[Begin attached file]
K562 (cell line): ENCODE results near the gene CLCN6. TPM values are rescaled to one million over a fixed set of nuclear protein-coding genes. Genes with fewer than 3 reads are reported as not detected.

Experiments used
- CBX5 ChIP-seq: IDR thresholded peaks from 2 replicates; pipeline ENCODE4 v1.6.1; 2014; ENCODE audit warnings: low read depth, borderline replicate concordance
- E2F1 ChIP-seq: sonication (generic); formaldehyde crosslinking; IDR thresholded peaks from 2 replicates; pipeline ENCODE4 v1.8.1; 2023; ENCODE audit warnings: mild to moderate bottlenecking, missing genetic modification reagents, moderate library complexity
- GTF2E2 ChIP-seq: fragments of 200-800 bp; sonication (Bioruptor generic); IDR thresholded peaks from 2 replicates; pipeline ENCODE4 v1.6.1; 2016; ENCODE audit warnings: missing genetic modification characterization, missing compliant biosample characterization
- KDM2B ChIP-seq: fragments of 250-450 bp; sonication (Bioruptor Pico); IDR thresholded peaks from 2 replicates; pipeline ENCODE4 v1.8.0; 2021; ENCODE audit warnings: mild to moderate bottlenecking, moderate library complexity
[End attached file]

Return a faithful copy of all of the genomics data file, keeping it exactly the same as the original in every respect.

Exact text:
K562 (cell line): ENCODE results near the gene CLCN6. TPM values are rescaled to one million over a fixed set of nuclear protein-coding genes. Genes with fewer than 3 reads are reported as not detected.

Experiments used
- CBX5 ChIP-seq: IDR thresholded peaks from 2 replicates; pipeline ENCODE4 v1.6.1; 2014; ENCODE audit warnings: low read depth, borderline replicate concordance
- E2F1 ChIP-seq: sonication (generic); formaldehyde crosslinking; IDR thresholded peaks from 2 replicates; pipeline ENCODE4 v1.8.1; 2023; ENCODE audit warnings: mild to moderate bottlenecking, missing genetic modification reagents, moderate library complexity
- GTF2E2 ChIP-seq: fragments of 200-800 bp; sonication (Bioruptor generic); IDR thresholded peaks from 2 replicates; pipeline ENCODE4 v1.6.1; 2016; ENCODE audit warnings: missing genetic modification characterization, missing compliant biosample characterization
- KDM2B ChIP-seq: fragments of 250-450 bp; sonication (Bioruptor Pico); IDR thresholded peaks from 2 replicates; pipeline ENCODE4 v1.8.0; 2021; ENCODE audit warnings: mild to moderate bottlenecking, moderate library complexity